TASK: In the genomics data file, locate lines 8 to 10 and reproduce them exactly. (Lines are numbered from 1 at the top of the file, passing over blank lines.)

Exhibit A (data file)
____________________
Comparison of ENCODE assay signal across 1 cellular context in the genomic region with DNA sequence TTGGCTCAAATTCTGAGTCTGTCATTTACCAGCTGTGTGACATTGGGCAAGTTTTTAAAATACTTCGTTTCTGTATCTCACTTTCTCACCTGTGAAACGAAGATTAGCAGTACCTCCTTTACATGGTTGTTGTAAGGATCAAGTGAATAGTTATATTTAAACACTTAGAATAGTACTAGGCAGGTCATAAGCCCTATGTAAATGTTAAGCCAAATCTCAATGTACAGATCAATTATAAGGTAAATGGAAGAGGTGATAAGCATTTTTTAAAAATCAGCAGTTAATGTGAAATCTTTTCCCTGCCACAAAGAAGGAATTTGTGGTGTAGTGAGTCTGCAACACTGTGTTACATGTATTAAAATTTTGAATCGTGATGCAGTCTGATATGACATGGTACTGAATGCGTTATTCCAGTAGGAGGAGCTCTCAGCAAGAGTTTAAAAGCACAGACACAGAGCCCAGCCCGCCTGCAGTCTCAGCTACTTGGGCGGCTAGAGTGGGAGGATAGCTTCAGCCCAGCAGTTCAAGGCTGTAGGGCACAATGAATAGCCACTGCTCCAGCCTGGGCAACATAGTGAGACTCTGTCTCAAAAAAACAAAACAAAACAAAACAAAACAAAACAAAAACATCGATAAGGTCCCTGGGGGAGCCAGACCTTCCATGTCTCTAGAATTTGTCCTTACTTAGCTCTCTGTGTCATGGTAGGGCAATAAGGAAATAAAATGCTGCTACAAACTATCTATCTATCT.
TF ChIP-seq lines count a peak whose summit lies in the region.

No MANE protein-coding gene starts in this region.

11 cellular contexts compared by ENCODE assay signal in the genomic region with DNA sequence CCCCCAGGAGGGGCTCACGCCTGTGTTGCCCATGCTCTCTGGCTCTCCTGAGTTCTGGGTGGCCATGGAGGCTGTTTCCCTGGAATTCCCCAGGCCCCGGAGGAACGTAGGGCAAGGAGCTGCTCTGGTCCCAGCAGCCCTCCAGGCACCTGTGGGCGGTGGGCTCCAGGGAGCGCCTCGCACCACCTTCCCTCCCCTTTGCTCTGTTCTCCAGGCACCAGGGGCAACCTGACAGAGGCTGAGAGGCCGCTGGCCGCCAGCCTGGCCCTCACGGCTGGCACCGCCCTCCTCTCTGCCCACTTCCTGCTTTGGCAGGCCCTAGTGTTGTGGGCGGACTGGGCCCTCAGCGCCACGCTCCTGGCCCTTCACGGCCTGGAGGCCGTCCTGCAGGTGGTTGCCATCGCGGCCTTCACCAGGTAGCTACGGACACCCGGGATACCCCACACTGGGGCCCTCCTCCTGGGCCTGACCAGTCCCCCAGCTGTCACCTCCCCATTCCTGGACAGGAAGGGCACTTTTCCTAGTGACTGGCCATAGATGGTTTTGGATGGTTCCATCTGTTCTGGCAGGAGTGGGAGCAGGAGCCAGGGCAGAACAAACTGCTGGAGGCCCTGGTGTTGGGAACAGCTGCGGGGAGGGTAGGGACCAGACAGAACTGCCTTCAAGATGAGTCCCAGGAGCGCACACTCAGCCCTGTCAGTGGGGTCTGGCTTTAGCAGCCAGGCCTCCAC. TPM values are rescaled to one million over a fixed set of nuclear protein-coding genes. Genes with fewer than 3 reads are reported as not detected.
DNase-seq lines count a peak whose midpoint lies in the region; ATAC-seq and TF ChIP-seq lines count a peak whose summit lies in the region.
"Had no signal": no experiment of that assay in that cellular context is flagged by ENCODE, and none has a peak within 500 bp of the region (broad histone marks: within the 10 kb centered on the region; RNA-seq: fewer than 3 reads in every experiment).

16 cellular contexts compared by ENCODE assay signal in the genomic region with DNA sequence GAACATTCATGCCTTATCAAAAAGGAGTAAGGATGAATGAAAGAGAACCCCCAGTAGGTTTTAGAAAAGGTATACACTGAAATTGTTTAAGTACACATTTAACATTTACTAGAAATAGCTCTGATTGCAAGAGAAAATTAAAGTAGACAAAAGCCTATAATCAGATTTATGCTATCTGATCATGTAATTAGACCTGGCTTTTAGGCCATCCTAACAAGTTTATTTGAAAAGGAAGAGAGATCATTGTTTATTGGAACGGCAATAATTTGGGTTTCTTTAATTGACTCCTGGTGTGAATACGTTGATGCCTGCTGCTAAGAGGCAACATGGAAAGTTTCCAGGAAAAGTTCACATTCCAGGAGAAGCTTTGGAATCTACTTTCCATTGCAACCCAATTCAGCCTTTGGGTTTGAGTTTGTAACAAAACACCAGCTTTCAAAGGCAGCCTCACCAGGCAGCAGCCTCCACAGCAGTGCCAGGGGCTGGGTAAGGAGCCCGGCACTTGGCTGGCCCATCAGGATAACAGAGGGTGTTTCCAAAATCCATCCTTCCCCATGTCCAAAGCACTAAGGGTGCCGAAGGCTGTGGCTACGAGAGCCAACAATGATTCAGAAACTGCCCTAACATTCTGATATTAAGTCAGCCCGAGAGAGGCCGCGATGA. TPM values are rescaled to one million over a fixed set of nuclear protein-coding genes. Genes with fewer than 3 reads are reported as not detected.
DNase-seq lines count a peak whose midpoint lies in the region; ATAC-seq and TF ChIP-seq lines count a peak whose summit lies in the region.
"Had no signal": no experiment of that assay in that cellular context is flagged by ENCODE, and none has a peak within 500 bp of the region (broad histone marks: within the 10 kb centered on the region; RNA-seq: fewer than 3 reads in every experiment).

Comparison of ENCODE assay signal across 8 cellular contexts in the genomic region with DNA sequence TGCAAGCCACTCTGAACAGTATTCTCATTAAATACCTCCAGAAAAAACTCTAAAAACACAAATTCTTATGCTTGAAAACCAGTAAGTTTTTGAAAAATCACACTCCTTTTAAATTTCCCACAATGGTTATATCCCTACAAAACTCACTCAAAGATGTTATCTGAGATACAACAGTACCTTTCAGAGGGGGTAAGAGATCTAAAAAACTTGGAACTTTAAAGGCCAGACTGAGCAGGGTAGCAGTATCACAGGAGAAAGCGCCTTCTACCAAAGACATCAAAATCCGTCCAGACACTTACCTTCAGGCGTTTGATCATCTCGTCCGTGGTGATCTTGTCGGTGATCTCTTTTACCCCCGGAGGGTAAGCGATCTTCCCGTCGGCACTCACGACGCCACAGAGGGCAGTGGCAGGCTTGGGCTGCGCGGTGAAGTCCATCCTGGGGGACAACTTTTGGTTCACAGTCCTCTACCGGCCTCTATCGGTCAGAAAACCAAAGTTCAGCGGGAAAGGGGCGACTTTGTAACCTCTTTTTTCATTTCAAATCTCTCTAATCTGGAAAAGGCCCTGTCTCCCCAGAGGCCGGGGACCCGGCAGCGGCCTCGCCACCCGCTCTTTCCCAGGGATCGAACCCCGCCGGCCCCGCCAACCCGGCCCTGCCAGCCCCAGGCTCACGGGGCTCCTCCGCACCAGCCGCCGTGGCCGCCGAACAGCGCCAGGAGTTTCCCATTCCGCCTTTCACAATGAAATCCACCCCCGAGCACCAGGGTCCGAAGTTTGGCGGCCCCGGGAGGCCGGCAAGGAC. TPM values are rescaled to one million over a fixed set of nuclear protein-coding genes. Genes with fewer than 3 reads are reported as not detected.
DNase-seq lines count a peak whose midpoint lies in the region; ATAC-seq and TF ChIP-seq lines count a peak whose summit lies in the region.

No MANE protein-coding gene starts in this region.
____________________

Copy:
DNase-seq lines count a peak whose midpoint lies in the region; ATAC-seq and TF ChIP-seq lines count a peak whose summit lies in the region.
"Had no signal": no experiment of that assay in that cellular context is flagged by ENCODE, and none has a peak within 500 bp of the region (broad histone marks: within the 10 kb centered on the region; RNA-seq: fewer than 3 reads in every experiment).

Comparison of ENCODE assay signal across 8 cellular contexts in the genomic region with DNA sequence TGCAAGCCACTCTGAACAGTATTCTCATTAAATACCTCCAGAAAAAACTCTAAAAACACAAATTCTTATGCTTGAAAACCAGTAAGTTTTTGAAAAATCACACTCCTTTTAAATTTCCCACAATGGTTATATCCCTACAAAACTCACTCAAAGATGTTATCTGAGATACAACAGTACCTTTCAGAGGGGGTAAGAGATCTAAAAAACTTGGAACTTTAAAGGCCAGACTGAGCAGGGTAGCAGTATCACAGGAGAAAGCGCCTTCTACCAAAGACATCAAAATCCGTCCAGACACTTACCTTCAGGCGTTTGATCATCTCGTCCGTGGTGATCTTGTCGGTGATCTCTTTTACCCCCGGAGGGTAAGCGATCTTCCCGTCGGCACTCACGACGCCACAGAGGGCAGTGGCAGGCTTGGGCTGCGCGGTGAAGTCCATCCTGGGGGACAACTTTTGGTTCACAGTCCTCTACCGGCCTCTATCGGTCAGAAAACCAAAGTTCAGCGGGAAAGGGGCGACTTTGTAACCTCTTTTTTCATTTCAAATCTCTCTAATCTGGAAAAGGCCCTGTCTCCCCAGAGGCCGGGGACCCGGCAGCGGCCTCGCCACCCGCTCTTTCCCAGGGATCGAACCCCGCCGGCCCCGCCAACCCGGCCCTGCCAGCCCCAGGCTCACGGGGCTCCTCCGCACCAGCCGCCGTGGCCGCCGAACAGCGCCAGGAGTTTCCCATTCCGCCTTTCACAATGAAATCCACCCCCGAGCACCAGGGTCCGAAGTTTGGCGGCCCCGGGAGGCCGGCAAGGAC. TPM values are rescaled to one million over a fixed set of nuclear protein-coding genes. Genes with fewer than 3 reads are reported as not detected.